Utility 2.0 – how internet transfers public service from pull to push
What is your first impression when you hear the word utility (or for my fellow German readers “Stadtwerke“)? Let’s be honest, my first connotations would have been all sorts of things around reactive, traditional, and charging me my monthly electricity bill.
However, February 7 and 8 changed my mind about utilities! I attended eWorld in Essen, THE utility gathering event in Germany. Who did I meet? Dynamic and smart ladies and gents, who have realized that selling electricity, gas or thermal energy might be a good cash cow, but in order to keep their customers happy and differentiate from the BIG PLAYERS, they need to start socializing with us consumers. And to do so, which tool is more suitable than the internet?
Many of the utilities I met in Essen use the best way possible to communitize with its customers; but also the most courageous one: trial & error. I was presented tons of pilot and best practice projects, in which energy communities form and test scenarios in order to play around with the chances the internet technology brings. The good thing is: Nobody expects a German utility (yet) to provide the killer app for charging electric cars or operating a home & building automation system, as electromobility and smart meters are not yet fully rolled-out in Germany. At the moment, we, their customers, enjoy first class engagement – we have the opportunity to participate and shape the services that we want to buy from our utilities in the future. With many of the provided portals and apps, the utility 2.0’s reach extends from the socket to our basements managing our block heating stations, to our sofas, where we operate our lighting system on a tablet PC, or into our garages, where we charge our electric vehicles. Clever, isn’t it?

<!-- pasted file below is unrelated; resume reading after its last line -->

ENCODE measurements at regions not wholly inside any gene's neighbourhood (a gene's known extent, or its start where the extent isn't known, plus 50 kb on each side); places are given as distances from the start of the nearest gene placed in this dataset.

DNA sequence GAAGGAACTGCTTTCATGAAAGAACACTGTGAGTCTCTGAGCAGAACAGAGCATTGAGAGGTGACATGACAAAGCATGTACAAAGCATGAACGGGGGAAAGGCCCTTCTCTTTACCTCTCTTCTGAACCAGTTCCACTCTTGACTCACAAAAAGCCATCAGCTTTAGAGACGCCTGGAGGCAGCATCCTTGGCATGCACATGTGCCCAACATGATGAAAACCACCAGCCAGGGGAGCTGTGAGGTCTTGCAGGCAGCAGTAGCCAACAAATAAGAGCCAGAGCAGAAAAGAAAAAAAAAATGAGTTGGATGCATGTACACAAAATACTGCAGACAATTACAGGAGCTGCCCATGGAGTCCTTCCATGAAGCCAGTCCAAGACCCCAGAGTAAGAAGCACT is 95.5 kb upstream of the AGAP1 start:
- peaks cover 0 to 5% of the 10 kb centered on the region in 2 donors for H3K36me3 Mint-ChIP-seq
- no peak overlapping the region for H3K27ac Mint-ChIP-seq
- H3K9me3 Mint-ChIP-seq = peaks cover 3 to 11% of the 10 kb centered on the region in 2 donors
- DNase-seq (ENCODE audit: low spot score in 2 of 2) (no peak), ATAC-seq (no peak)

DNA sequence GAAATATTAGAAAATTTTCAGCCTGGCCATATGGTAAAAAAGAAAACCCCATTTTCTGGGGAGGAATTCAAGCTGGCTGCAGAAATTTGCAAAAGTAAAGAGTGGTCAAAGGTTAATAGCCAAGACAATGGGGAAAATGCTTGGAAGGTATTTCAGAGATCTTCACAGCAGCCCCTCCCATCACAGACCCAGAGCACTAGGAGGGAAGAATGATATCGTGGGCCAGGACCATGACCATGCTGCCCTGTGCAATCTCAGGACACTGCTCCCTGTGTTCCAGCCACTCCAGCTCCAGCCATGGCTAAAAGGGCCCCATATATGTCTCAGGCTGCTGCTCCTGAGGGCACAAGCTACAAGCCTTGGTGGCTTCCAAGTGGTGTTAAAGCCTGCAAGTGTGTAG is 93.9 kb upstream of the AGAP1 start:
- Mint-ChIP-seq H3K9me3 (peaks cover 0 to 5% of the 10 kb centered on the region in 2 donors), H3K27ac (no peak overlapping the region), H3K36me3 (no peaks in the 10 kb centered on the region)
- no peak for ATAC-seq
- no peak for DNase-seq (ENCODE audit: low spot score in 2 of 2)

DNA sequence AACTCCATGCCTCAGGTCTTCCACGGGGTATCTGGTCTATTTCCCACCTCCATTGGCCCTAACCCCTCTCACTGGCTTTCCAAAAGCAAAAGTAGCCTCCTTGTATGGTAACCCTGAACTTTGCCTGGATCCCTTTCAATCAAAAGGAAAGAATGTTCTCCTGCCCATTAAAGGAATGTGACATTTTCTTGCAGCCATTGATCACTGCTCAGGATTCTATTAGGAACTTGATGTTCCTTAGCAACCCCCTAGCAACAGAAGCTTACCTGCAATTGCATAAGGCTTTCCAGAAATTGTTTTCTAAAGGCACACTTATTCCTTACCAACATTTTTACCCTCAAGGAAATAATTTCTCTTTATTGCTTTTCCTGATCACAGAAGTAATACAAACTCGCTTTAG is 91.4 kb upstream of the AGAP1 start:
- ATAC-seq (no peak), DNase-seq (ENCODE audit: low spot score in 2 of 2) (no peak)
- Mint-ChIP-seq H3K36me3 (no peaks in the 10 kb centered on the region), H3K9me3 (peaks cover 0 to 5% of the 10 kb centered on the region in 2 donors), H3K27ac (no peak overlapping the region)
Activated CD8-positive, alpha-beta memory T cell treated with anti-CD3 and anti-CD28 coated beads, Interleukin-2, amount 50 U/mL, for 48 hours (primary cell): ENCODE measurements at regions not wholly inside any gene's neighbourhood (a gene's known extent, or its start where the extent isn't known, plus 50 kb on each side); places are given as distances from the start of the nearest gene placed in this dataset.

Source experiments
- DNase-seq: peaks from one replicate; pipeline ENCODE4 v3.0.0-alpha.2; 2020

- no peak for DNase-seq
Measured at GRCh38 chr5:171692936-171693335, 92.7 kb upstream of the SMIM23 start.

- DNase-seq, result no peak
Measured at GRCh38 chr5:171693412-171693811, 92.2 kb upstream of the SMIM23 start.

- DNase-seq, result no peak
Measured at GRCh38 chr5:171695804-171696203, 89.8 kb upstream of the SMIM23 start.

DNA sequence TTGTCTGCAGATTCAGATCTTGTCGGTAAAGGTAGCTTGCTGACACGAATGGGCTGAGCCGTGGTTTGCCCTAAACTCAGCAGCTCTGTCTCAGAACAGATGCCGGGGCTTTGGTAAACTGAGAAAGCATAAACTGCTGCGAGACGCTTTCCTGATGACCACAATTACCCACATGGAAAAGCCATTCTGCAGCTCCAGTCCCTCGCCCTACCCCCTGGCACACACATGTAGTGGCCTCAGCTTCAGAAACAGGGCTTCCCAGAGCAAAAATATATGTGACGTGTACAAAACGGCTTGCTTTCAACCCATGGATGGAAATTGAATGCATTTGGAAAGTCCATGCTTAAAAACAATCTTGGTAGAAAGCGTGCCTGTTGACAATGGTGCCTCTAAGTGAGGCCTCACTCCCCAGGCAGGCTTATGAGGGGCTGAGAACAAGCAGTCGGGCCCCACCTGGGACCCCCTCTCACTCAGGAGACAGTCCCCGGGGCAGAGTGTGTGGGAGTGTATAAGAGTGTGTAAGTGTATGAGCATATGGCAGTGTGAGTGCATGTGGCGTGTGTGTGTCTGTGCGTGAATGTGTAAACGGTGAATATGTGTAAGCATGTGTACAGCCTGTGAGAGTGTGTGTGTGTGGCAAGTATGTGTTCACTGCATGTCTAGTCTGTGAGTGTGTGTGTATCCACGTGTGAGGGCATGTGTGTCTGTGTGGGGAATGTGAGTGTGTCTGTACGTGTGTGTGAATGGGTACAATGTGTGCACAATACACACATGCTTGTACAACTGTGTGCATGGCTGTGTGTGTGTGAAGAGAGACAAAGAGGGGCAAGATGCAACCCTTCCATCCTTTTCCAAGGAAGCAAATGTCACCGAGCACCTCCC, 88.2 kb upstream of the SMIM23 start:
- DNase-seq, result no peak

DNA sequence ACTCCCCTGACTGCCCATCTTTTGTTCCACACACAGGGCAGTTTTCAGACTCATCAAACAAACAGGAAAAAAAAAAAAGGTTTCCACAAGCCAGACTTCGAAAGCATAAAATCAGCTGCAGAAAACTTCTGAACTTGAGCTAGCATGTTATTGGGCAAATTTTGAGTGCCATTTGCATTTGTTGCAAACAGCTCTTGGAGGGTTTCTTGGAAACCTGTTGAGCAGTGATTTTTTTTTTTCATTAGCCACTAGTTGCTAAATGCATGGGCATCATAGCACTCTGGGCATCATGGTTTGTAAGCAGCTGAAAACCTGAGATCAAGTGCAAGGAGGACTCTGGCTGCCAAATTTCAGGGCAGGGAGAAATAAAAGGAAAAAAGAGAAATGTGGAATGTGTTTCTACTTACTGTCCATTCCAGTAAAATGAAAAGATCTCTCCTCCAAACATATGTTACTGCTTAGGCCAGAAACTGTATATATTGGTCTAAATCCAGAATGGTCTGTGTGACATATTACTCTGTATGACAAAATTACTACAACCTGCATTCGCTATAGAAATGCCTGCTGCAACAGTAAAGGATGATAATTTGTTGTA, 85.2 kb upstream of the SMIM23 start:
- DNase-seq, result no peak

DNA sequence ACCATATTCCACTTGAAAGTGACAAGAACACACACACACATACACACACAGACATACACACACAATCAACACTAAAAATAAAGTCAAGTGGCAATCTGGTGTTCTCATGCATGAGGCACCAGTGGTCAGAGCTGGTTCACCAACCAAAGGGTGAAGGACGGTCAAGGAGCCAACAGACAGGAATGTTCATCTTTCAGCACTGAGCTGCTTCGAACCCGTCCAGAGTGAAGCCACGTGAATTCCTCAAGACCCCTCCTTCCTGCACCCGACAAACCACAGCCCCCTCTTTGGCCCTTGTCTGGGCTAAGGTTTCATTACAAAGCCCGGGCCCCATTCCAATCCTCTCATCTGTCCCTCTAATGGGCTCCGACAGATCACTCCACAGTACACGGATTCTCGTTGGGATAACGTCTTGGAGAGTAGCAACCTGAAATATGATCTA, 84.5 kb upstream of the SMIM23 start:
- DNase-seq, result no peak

Two examples of projects that I was presented at eWorld:
Stadtwerke Lüdenscheid, Germany: a free iPhone app allows the visualization of a household’s electricity consumption, the comparison to similar households and transparency of your CO2 emission
illwerke, Bregenz, Austria: is looking for “smart home pioneers”, managing their gas and electricity demand online, and is currently building one of the biggest pilot regions for electric vehicles in Europe with a charging portal and app
In February 2012, the research team of KEYLENS Management Consultants in cooperation with the University of Bremen published a study on how successful German energy providers were on Facebook in 2011. Well, I would call the results “mixed business” for utilities. Ten utilities had around 500 fans each – and these were the top players in their group. On average, a utility post on Facebook generated a maximum of two comments. I assume that the way in getting closer through pilot projects is far more promising than the “Like” button.
To help spreading the word about the good things: Do you know any cool internet-based utility projects or services? Or do you have ideas on what should be added to a utility portfolio? Share them with us here in our blog.